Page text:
Record of the Week: Red Headed Stranger by Willie Nelson
When it comes to an artist like Willie Nelson, the one thing I can’t help but feeling is nostalgia. I grew up listening to my mom and dad humming along with classics like “On the Road Again” and “Blue Eyes Crying in the Rain” on long road trips to visit my grandparents in Colorado, themselves Nelson fans. So I guess it made sense that my grandfather, upon hearing my budding interest in vinyl at age 12(?), presented me with a vinyl copy what he called “Nelson’s finest work”. Listening to it at the time, I moderately enjoyed about one song on the album. That being said, I normally chose to listen to a Beatles or KISS record over Red Headed Stranger when picking out something to listen to. I mostly chalk this up to my irrational dislike of all country music at the time (we all make mistakes when we’re younger). However, upon a rediscovery and reevaluation of the album a few years back, I realized that there was more to this album than one or two good singles.
With Red Headed Stranger, Nelson seems to have made a sort of Country concept album, something I don’t think I’ve heard of before or since. Each song tells its own story, yet weaves into the larger narrative of a wild west desperado coping with the loss of his wife. One can listen just to the song “Red Headed Stranger” and hear about why you should never try and steal a man’s horse, but listening to the whole album around it gives so much more context than just a simple tale. Nelson crafts a story that sounds like a John Wayne picture, yet his songwriting never comes across as dramatic or campy. The listener is taken on the journey of this “red headed stranger” from beginning to end, to the point where the title almost seems ironic. By the end, the listener now knows quite a bit about our protagonist’s goals, struggles, gains, losses and morals. However, Nelson leaves the state of things ambiguous enough to help the listener relate to the tale and leave them with a few thoughts and questions that linger by the time the album ends.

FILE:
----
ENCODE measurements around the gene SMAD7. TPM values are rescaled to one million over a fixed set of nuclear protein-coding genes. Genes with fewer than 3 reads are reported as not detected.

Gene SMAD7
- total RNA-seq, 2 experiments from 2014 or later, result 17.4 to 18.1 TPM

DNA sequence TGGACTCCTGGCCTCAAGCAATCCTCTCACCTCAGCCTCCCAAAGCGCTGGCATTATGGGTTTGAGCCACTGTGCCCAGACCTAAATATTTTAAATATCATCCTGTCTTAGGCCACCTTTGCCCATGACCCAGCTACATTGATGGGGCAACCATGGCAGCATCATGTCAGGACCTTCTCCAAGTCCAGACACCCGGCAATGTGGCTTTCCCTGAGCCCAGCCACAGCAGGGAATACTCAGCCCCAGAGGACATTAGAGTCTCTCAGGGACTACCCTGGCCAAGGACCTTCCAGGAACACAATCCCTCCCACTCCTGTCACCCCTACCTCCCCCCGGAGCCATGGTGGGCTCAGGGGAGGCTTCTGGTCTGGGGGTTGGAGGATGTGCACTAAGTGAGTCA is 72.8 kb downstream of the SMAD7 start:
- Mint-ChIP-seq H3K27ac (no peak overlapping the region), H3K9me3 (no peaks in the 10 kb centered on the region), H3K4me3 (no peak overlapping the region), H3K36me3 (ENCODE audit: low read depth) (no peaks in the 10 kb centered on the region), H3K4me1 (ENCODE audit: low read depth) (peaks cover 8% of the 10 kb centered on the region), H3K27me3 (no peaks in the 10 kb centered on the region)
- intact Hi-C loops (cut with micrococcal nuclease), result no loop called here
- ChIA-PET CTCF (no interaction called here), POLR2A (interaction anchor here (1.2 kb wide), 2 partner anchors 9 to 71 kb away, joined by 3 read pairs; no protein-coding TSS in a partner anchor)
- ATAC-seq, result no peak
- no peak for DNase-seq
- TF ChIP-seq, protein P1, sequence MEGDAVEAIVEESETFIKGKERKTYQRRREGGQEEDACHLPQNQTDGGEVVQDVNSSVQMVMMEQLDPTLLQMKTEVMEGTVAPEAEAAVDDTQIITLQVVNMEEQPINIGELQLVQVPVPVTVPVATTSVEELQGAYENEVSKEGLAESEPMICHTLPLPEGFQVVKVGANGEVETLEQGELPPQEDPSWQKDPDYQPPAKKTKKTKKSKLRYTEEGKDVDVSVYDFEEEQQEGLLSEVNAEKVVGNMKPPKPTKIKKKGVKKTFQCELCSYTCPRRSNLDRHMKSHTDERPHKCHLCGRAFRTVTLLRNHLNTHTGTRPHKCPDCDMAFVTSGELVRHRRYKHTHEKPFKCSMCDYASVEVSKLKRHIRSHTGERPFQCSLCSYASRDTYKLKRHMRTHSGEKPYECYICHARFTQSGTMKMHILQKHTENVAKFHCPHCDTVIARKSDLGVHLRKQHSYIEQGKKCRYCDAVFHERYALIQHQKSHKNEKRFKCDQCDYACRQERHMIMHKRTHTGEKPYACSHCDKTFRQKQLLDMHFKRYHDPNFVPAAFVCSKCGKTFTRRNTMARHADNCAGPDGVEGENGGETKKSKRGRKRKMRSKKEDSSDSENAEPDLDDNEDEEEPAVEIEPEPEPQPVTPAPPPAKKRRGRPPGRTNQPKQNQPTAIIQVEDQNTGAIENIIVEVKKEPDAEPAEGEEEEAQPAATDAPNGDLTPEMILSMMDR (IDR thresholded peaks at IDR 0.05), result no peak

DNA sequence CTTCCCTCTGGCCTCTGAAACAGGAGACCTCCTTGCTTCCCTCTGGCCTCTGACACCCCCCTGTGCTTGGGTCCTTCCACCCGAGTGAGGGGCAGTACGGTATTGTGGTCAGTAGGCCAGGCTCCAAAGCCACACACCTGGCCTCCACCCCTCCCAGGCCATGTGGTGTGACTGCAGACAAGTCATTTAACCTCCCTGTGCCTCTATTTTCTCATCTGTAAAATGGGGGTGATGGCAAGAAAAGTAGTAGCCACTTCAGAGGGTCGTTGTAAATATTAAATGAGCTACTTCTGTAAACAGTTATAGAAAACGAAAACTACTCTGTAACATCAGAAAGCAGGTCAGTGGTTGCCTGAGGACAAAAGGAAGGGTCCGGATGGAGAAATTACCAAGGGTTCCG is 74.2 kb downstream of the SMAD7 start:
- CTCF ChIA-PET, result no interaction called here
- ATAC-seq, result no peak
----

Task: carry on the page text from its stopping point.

To accompany this tale of sorrow and revenge, Nelson and his band bring their absolute A-game with the instrumentation. When the song is set in a bar or is meant to have a happier tone to it, the tracks consist of upbeat piano and tight drums, such as in the straight out of a silent movie-sounding “Down Yonder”. However, when Nelson wishes to make the song a bit more intimate or sad (which is what most of the album consists of), he frequently cuts out all other instruments in favor of his signature guitar (affectionately named “Trigger”). Using a classical guitar for a country song at the time was considered outlandish, but it lends such a warm, unique and lonely sound to it. Each solo comes across as hauntingly beautiful, as if it were being played in the back of a smoky western saloon (Can I Sleep in Your Arms).
It is also worth noting Nelson’s career at the time. With his first album coming out in 1962, he was originally a very clean cut, radio friendly smiling crooner with mediocre to moderate success. However, beginning in 1972, his look and sound began to change into a more outlandish and different version of country music. When comparing 1975’s Red Headed Stranger to the rest of his discography, this seems to be the point at which he fully embraced his “outlaw” side, grew out his hair, and began writing albums that reflected his change in style. Songs on Red Headed Stranger can be as short as under 2 minutes (Time of the Preacher Theme) or as long as 5 minutes. This shows Nelson’s newfound interest in making music not for the general populace, but delivering a message and telling a story. It seems that he wished to make an album that sounded classic yet raw and timeless, and he succeeded. In the words of my grandfather, it truly is Nelson’s “finest work”.
I highly recommend picking up this record if you see it, the story format and the way the songs blend into each other are perfect for the vinyl format.
Next week: A 70’s fusion jazz classic with a flair for breaking genre conventions.